the sources of information.3 Specific note is made that a non-punitive environment is fundamental to voluntary reporting. Too much of a focus on the mandate of duties can lead participants to focus solely on their own duties and fail to appreciate the importance of information sharing between participants of all kinds.
The ICAO Safety Management manual recognises that the sole purpose of protection is to ensure continued availability of information.4 It is important to realise that this is not motivated by self-interest: safety is best served by continuous and reliable information. For that purpose, Annex 19 mandates that national laws should strike an explicit balance between protection of safety information and administration of justice.5
Regulations preventing the inappropriate use of safety information are also important in the reinforcement of a positive culture. Participants should not be surprised by how the safety information they have provided is used. Annex 19 specifies that safety information should not be used in a way different from the purposes for which it is collected, unless a principle of exception applies.6 ICAO also specifies the principles of exception.7 However, it also stresses that those who do rely on a principle of exception to use safety information must be able to be held account to authoritative safeguards.8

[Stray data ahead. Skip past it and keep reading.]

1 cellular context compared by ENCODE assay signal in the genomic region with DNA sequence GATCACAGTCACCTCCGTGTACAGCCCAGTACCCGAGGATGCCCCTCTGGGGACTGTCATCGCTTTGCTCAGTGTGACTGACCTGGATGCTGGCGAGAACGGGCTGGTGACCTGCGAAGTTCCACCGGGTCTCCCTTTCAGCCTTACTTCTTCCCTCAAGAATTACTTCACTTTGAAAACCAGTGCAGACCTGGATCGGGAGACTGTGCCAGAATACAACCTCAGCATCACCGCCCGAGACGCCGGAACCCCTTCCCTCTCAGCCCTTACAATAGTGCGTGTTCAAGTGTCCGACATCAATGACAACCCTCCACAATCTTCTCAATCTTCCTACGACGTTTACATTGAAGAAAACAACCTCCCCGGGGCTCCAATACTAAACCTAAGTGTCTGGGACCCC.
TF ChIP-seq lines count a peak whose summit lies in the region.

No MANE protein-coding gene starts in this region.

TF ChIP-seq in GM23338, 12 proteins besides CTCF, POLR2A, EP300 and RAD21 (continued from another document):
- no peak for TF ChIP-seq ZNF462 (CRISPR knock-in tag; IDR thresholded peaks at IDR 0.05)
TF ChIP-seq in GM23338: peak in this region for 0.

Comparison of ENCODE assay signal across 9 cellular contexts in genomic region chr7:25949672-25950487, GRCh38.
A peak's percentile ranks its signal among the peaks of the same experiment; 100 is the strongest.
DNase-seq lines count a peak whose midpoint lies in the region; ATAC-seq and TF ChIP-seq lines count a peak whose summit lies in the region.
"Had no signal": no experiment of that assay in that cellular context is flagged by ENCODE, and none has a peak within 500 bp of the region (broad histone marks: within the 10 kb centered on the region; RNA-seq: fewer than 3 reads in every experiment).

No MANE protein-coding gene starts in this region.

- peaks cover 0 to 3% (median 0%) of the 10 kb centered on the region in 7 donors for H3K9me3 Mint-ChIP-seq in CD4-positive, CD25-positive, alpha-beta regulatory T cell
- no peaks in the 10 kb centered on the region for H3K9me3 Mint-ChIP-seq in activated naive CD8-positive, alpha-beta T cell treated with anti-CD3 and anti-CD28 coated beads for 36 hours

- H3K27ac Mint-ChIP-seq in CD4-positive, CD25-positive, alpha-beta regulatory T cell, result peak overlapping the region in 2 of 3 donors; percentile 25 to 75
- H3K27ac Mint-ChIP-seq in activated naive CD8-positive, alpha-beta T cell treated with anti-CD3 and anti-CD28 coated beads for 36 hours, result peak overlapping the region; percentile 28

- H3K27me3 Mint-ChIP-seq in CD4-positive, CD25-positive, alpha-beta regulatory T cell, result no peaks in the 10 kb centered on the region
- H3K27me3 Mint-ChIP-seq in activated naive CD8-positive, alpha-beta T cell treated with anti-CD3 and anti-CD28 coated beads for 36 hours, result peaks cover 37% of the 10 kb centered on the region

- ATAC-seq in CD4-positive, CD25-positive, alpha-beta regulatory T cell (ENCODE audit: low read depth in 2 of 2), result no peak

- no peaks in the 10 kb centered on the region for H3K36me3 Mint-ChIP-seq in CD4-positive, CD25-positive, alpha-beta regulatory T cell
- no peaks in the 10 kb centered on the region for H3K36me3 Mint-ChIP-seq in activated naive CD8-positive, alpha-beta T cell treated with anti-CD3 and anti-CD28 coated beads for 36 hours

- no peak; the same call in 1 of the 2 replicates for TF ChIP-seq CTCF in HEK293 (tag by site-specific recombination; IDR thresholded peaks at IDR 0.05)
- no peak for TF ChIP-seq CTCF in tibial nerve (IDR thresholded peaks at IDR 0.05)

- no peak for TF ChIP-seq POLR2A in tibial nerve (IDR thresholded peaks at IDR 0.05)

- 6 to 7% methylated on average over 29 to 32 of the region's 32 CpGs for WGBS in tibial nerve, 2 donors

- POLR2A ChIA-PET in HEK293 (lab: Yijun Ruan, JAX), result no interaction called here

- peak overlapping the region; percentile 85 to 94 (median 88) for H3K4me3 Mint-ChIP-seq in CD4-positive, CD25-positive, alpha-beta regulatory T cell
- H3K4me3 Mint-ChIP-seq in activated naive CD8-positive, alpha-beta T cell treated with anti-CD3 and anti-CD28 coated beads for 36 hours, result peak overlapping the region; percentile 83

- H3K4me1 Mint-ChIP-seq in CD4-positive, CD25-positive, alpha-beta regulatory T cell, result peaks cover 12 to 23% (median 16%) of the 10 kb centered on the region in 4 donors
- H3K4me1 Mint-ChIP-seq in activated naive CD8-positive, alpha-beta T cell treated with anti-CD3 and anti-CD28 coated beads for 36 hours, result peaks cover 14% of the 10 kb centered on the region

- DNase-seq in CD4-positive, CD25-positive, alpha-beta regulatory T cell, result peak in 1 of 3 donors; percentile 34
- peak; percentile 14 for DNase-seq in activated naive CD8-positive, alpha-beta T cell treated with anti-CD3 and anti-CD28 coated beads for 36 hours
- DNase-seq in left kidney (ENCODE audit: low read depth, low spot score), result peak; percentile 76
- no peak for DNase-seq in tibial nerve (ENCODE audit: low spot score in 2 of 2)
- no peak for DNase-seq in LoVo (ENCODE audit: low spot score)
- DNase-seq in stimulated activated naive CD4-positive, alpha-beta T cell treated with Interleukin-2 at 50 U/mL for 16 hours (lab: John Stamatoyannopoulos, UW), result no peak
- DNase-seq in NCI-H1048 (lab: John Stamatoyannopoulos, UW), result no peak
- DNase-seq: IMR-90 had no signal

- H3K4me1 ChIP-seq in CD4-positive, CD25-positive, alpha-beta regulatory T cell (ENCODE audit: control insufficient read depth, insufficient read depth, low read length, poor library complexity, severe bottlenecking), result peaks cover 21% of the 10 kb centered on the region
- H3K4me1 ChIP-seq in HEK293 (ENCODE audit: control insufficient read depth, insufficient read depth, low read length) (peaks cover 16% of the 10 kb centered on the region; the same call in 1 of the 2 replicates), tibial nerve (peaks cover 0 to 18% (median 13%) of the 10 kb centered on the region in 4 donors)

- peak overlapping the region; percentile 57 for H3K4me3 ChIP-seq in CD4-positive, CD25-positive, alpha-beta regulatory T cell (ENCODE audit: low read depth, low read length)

The ICAO principles of exception set a high standard for the use of safety information by regulators (and disciplinary decision makers in an employment context). There are three grounds for exception. They require the regulator or decision maker to:
a) determine that there are facts and circumstances reasonably indicating that the occurrence may have been caused by an act or omission considered to be conduct constituting gross negligence, wilful misconduct or criminal activity; and
b) after reviewing the safety data or safety information, determine that its release is necessary for the proper administration of justice, and that the benefits of its release outweigh the adverse domestic and international impact such release is likely to have on the future collection and availability of safety data and safety information; or
c) after reviewing the safety data or safety information, determine that its release is necessary for maintaining or improving safety, and that the benefits of its release outweigh the adverse domestic and international impact such release is likely to have on the future collection and availability of safety data and safety information.